Growing Up

I think we need to talk.

Look, this isn’t easy to say, but it’s best to just come out with it… I think we should break up.

I just feel like we’ve been growing apart for a while now. I mean, we hardly ever talk. Sometimes weeks go by without hearing from you.

We used to spend hours staring out the window during school, or playing with Legos in my room. Now I feel like all of our time together is nothing more than fleeting moments that are quickly forgotten. I still enjoy our time in bed just before sleep, but in the morning you’re always gone—somewhere just beyond my reach.

It’s not you, it—it’s me. I’ve changed—or I need to change. I need to move on to the next phase of my life and become a real adult. I can’t keep living in our fantasy world and spending all my time in the clouds. I need to get serious. I have a job. I have bills to pay. I have obligations and commitments to attend to. I’m just too busy to make time for you anymore.

Sure, I’m scared to go it alone, but I can’t ignore the success of business men and professionals that have also broken up with you. I don’t know what will happen to both of us in the future. You gave my life inspiration and color, but I guess being an adult means facing the grayscale reality of business suits, corporate culture, and industry.

Look, I’ll never forget the time we had together. No one in the entire universe knows me as well as you, and I doubt anyone ever will. You made growing up possible. You turned a lonely kid into so much more. You gave me a friend: and escape from the harsh realities of adolescence. With you, I was the ruler of ancient kingdoms; I was a warrior in space defeating legions of alien combatants; I was the builder of the eighth wonder of the world; I was a god and you were my muse. I could be anything I dreamed to be and you were everything I needed you to be.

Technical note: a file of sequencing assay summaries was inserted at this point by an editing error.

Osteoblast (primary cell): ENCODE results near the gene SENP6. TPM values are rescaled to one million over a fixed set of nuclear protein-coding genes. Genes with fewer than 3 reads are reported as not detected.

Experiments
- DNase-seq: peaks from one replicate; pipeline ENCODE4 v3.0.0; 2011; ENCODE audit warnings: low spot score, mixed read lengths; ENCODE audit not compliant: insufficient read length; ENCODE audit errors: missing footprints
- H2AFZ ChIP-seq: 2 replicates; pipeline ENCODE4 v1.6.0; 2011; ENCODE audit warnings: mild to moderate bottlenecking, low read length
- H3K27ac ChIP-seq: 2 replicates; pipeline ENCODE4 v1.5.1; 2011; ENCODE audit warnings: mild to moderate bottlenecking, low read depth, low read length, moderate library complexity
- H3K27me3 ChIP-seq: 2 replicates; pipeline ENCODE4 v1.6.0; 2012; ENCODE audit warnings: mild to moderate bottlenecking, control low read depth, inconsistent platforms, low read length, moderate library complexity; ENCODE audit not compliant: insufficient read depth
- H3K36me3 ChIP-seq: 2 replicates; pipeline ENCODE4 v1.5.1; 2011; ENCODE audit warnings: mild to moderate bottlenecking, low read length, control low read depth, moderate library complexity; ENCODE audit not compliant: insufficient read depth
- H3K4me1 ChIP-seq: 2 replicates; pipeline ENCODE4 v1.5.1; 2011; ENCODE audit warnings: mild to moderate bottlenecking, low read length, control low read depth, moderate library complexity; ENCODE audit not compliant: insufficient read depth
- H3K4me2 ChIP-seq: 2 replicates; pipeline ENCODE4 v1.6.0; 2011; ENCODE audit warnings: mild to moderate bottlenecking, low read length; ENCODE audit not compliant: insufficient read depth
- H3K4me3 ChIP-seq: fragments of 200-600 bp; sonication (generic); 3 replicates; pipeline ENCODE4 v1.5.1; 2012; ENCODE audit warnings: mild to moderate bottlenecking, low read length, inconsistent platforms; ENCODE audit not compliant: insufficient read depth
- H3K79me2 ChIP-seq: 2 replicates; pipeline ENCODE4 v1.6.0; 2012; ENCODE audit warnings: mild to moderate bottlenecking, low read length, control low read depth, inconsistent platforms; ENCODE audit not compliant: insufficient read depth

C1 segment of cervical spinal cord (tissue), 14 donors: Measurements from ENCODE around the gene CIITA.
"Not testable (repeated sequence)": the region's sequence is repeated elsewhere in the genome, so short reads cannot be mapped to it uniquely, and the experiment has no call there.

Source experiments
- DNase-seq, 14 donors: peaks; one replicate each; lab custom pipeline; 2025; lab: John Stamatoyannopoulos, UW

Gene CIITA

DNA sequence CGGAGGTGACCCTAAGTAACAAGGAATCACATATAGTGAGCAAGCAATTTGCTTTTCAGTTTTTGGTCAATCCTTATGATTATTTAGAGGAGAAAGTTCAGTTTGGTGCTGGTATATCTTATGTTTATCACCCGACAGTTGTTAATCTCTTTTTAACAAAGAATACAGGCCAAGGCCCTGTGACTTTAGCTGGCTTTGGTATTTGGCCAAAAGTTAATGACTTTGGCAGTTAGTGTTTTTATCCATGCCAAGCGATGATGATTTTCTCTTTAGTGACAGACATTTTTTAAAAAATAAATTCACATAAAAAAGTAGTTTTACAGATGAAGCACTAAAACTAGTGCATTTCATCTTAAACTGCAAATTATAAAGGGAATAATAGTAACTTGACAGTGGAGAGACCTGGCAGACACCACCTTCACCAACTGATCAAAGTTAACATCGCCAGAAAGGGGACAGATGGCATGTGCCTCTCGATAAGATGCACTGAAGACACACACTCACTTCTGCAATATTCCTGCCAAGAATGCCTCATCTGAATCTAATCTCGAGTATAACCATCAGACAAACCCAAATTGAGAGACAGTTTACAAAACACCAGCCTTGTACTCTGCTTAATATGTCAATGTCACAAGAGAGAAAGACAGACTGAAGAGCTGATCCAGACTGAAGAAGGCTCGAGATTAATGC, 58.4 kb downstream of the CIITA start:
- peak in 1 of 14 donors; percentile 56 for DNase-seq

I’m just not that guy anymore. I’m like the billions of others practically suffocating in the stagnant humidity of the subway during rush hour each day. Like them, I have to give you up and face reality. I can’t continue to rely on you. I’m not special, and it’s about time I realized that.

But you are special. You’re limitless. All I’d do is hinder you when you should be free. I don’t deserve you. In fact, I’m not sure that I ever did. You deserve a kid willing to fight for you; someone that knows what a wondrous gift you are and cherishes every moment with you; someone that is willing to spend their entire life in the clouds, creating galaxies and exploring the highest peaks of inspiration and the deepest chasms of their mind with you.

I tried my best to hold on to you, but I’m not strong enough. I’m sorry.


6 thoughts on “Growing Up

      1. I think it’s important we resist the suppression. My office is fairly “proper”, bit backwards with lots of red tape… Still, it’s my imagination keeping me sane! Daydreaming is like a vacation for me each day.


  1. this was very heartbreaking, are you really sure about this.your imagination makes you special and i agree with shaun, my imagination keeps me sane aswell. You should let it out on paper or something, but don’t give it up. you are a creative being and you could still be a business man, just use your imagination to make money then, alot of directors and writers do, just please give it another chance. i’m not lecturing, i’ve just been where you are and it resulted in my life sucking, now i have to start all over. Hope you change your mind.

    Liked by 1 person

    1. Thank you for the kind words. I’m definitely not parting with my imagination. I’d like to thinking I’m still fighting the good fight on that front. Yet I am in the thrall of considering my career path having been in the workplace for several years now. This piece was more of an exercise for me to see what it would be like to leave the imaginative part of my life behind. I think the fact that it came out so depressing is a sign that I am not ready to part with it yet!


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